I won't even begin to act like I know how to set a realistic budget for a wedding or what to look for in a contract, not to mention who to tip. So, I'm leaving this monstrous task to the lovely (and ridiculously awesome) ladies of Armchair's Events. Here's how Chassis Louie and Ali-Ann O'Brien answered the following questions. Hope it helps....it sure helped Jared and me!
How do you set a realistic wedding budget and stick to it?
- At the beginning of your planning process, identify what is important for you. This will help you prioritize what you put your budget towards.
- Know the ranges in cost of services before determine what your budget is. For example, what is the range of costs for bands vs. a range for DJ? What are the food and beverage minimums at different tiers of venues? This is why it’s valuable to have a wedding planner involved early in the process – we can guide you through the questions and answers.
- Our role is to provide counsel about the various price points for vendors. Rather than start with a definitive total budget, I recommend first understanding what different pieces are to hosting a wedding, and using that to help focus in on a number that right for you. Otherwise, you risk creating a number that sin’t based on any real information.
What are the dew's and don't in regards to a contract, in particular a venue contract?
- Your contracts are important, as they ensure everyone is on the same page for the event.
- The contract for your venue will be the largest if it’s in a location that prepares the food, like a hotel. It will include all your food and beverage costs, and may also include elements like room blocks and other set up fees.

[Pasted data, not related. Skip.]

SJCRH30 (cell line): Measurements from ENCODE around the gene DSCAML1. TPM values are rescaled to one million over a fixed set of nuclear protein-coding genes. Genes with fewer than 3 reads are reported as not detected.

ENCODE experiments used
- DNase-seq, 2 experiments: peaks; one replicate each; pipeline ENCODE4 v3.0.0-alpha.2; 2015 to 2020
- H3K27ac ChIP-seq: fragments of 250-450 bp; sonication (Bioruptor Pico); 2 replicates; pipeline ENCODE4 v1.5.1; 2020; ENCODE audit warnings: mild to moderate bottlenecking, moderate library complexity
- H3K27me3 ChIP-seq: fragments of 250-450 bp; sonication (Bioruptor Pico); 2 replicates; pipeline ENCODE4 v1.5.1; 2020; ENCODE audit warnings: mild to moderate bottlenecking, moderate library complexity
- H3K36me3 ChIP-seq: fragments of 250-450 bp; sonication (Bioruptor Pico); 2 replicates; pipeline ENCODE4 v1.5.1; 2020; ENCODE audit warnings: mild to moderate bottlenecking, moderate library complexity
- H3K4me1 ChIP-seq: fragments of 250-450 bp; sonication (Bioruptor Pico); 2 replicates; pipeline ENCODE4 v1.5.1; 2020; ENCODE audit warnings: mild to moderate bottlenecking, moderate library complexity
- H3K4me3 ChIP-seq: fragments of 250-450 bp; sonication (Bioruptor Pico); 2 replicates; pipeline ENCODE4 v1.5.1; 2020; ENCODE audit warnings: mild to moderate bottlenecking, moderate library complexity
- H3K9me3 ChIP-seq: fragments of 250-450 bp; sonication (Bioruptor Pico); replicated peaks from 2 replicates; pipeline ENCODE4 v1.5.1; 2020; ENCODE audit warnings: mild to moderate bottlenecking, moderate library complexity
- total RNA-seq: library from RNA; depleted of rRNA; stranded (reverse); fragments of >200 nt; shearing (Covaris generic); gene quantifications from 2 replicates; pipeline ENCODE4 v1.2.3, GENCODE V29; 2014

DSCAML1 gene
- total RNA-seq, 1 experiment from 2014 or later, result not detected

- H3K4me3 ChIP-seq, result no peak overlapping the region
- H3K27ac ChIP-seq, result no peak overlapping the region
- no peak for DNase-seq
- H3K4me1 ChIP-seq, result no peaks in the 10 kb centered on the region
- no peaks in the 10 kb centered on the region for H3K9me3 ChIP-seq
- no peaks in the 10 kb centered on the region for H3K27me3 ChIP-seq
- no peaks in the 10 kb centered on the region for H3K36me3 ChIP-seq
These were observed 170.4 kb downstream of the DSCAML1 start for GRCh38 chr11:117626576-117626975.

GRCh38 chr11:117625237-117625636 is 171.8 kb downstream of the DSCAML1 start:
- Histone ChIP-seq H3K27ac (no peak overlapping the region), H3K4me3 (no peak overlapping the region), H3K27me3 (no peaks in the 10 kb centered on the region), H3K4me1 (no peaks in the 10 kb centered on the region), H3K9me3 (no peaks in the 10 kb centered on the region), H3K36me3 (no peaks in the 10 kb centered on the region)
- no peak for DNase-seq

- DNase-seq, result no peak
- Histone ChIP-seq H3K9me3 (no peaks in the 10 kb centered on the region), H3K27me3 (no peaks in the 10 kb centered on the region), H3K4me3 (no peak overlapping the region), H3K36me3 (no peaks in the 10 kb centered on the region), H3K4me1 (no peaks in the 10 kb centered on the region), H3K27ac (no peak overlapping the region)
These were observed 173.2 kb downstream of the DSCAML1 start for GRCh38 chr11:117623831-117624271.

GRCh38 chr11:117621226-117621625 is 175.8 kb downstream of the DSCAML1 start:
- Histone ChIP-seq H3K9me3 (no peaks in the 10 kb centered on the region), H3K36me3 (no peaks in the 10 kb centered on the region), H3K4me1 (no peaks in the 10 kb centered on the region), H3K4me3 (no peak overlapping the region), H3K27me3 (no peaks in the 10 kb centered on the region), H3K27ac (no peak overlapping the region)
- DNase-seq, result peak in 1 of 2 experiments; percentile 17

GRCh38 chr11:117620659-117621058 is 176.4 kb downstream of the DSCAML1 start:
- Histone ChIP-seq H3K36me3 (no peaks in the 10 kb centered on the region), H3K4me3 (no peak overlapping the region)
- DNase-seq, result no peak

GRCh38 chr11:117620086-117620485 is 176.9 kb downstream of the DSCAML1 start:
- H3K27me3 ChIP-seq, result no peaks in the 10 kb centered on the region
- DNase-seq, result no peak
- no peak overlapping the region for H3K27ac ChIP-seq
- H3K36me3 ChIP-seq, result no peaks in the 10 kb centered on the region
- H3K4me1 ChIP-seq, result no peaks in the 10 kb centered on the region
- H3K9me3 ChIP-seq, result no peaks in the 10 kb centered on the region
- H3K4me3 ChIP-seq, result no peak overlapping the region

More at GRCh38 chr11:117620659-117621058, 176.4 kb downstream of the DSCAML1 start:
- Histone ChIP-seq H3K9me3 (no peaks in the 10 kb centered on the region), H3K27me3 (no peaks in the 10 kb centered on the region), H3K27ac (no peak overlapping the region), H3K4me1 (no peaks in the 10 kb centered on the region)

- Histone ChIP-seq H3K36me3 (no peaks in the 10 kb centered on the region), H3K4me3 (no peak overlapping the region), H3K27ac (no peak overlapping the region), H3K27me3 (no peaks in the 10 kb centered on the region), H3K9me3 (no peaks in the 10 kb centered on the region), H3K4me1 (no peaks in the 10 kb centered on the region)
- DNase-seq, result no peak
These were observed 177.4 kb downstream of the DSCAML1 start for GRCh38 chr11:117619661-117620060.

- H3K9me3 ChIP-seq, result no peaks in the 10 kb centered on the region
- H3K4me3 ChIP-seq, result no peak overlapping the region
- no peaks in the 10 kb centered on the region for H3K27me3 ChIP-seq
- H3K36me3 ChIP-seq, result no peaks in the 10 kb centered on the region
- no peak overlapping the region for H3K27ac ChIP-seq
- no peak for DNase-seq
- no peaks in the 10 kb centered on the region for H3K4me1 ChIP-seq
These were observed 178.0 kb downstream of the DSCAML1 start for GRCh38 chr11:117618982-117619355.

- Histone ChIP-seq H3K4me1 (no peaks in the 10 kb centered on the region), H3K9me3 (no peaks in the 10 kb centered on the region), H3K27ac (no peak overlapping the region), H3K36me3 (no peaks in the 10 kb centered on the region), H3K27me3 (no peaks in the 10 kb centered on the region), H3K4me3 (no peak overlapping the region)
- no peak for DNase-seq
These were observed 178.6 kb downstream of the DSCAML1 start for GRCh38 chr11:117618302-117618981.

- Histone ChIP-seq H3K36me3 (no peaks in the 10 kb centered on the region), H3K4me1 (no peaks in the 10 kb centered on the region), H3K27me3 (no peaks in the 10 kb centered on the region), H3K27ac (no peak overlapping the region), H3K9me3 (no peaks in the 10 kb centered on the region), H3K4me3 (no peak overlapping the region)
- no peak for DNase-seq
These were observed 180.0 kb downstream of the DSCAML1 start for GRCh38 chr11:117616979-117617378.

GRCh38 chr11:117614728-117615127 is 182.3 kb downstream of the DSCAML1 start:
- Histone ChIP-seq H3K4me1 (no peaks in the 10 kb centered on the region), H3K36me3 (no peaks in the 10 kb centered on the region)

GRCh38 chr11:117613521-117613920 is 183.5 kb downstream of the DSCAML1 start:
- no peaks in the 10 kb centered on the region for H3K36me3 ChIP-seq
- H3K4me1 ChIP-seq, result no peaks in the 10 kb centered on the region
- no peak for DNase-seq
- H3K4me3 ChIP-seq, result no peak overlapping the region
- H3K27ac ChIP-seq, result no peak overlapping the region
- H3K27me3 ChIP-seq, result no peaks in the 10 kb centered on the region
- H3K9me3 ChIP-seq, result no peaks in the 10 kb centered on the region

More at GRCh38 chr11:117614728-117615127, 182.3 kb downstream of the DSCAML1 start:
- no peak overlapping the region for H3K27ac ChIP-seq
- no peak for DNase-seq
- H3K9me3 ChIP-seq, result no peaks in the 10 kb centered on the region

- Don’t assume that venues and caterers have a one-size-fits-all contract. The venues and caterers that we work with customize proposals all the times based on what your needs are.
- For the venue contract, make sure your contract spells out your food and beverage minimum, what you get within you package and your per person cost. Have your planner walk you through the incremental costs that you may incur, like if you are paying additional fees for dance floor, coat check, attendants and ceremony microphones. Understand how many servers/ and bartenders per amount of guests will be available at your party and if you have enough personnel working to make sure your guests feel well taken care of. Many things are negotiable, so it’s important to know the right questions to ask.
- If your date is flexible and you are willing to move to an “off-peak” time of year or have an event on a Friday or a Sunday, you will be able to get more for your money with regards to your food and beverage packages, your room rate and the contracts with many of your vendors.
- Ultimately, I want my clients to get good value and to feel good about their decision. And I want the venue and vendors to be clear on the terms and for them to be excited to support your event.
Who do you tip? Photographer? Hair/make-up? Florist? Anyone? How much?
- Tips exist to show appreciation to someone who has provided good service. I advise my clients that it is important to tip your banquet manager and captains, the catering manager, bartenders and valet at the venue. It’s also a nice gesture to tip your hair and makeup, transportation and other team members who have gone the extra mile for you.
- It may seem counter-intuitive, but we suggest providing tips to the banquet team before the event, as it energizes the team members to work even harder for you that evening.
- The topics of finances and budget can be a hard conversation for families. For some couples, this is the first time they are having real conversations about money.
- It’s important to be open and honest, and to really hear each family’s perspective, especially if there are various people contributing to the wedding.
- As with any milestone, weddings bring a lot of emotions to the forefront. Some people are more comfortable talking about money than others, and that’s OK. That’s why it’s important to ground yourself in the love you feel for each other. So if you disagree about aspects of the budget, that’s ok. A successful relationship is built on trust, support … and, well, compromise. So the planning process may give you some great practice for things to come.